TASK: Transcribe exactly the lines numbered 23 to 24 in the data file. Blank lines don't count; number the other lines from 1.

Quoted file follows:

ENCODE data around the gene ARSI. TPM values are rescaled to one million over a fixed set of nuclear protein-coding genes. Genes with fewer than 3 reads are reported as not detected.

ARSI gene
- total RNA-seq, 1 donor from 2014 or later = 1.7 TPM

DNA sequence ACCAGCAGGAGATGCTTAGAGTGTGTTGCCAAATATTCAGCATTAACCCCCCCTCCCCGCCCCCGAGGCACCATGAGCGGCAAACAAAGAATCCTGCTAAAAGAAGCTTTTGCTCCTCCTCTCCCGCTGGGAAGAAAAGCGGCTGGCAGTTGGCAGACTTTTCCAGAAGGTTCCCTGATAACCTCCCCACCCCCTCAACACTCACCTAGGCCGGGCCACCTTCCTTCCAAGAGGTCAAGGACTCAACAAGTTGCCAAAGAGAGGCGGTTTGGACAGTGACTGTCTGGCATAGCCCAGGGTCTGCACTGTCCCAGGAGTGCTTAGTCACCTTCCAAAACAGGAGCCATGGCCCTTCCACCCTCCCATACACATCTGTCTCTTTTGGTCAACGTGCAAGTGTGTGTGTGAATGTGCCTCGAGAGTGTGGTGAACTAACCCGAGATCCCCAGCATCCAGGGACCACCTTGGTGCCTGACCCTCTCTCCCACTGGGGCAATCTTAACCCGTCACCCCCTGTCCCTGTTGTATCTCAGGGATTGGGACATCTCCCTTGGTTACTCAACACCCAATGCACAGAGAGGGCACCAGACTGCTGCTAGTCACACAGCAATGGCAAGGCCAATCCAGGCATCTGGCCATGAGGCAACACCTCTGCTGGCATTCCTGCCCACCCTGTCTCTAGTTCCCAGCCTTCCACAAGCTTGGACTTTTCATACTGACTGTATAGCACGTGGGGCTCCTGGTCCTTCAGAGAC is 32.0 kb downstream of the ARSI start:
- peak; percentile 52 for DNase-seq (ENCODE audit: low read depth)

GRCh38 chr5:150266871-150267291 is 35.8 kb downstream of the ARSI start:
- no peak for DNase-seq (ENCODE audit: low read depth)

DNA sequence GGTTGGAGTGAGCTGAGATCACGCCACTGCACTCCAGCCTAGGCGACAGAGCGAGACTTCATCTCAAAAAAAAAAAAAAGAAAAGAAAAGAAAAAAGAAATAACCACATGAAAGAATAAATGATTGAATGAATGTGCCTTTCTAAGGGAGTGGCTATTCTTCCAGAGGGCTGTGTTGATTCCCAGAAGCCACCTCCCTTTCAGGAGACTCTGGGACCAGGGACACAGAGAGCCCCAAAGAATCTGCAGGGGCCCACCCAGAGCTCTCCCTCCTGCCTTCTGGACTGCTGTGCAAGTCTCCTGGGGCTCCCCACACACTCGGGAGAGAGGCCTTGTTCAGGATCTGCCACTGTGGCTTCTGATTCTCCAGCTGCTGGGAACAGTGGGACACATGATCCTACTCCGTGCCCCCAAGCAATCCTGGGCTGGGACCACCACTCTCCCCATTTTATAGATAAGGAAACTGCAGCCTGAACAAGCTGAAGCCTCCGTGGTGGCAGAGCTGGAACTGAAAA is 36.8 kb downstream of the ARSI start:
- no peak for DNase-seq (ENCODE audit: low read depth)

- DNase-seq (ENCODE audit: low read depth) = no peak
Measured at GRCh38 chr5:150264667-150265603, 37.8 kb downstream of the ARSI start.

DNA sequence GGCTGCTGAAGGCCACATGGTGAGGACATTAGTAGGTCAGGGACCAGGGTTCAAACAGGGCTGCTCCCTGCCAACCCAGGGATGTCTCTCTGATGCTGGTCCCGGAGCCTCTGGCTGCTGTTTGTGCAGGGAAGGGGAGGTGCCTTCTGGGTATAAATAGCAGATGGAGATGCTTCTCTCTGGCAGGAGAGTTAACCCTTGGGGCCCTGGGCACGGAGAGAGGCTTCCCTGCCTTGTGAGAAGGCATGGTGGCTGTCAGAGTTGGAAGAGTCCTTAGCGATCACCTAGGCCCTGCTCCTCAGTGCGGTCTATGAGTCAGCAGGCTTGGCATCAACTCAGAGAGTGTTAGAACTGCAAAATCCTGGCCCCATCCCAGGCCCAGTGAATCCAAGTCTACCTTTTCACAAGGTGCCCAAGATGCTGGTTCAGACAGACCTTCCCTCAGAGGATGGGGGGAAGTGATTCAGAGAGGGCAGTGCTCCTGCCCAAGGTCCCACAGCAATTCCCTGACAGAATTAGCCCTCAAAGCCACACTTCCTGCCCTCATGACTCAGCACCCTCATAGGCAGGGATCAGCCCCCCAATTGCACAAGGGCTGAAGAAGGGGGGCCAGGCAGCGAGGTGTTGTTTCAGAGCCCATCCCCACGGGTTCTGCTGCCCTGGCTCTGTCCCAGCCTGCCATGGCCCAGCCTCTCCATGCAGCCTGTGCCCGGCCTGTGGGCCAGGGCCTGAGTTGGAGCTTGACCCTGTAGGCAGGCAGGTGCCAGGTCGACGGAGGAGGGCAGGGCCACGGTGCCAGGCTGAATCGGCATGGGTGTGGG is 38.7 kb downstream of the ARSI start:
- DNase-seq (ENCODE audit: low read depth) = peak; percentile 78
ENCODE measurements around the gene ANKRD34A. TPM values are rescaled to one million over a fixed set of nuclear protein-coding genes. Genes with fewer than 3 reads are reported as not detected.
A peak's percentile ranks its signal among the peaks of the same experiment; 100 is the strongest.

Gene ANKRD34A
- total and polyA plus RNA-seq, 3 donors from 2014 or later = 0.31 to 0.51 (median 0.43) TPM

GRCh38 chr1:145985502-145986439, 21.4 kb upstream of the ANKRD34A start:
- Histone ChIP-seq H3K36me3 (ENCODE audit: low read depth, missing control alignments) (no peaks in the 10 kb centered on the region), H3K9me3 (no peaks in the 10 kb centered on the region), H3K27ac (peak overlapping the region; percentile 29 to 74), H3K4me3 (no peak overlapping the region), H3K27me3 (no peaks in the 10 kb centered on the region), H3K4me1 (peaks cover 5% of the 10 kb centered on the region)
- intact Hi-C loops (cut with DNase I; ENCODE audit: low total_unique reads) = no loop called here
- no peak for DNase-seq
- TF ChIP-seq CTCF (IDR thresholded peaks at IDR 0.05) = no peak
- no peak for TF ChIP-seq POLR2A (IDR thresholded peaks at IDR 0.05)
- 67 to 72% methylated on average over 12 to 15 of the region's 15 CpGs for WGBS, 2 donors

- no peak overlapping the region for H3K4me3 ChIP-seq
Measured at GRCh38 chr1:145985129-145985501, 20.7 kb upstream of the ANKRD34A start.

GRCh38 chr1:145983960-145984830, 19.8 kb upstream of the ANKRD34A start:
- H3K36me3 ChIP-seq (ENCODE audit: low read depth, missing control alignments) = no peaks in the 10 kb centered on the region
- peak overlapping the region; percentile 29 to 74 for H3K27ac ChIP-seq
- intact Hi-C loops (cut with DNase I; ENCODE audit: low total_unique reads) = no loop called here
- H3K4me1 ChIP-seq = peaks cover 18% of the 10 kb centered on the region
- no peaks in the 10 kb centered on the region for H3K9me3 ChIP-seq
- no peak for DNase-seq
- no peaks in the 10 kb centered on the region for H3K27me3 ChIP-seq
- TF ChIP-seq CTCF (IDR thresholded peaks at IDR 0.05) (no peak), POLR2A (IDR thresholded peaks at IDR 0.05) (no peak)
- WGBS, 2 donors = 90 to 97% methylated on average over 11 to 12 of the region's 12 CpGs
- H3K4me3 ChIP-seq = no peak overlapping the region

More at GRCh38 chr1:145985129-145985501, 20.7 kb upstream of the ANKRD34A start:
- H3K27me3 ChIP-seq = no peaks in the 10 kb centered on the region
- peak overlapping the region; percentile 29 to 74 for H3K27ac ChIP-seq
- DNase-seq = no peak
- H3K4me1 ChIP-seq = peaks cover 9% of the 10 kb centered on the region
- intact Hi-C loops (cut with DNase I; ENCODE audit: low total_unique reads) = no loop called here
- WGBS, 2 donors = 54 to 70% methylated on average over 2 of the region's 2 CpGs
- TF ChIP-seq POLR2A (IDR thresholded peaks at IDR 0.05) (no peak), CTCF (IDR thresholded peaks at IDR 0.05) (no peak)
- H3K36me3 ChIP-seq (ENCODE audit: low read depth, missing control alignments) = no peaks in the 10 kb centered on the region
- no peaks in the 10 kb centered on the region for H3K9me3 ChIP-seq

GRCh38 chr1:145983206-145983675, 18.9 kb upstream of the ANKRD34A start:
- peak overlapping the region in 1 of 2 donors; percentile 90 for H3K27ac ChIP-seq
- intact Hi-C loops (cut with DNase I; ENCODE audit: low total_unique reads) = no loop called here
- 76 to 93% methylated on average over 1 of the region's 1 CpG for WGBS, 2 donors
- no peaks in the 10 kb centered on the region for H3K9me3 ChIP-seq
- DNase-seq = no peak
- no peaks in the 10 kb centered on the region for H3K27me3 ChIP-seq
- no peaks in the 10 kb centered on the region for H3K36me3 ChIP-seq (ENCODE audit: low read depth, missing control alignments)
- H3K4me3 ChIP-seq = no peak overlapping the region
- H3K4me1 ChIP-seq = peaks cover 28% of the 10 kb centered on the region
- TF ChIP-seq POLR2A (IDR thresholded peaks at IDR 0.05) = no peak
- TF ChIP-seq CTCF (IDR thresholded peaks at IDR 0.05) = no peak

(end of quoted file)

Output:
- no peak for TF ChIP-seq POLR2A (IDR thresholded peaks at IDR 0.05)
- 67 to 72% methylated on average over 12 to 15 of the region's 15 CpGs for WGBS, 2 donors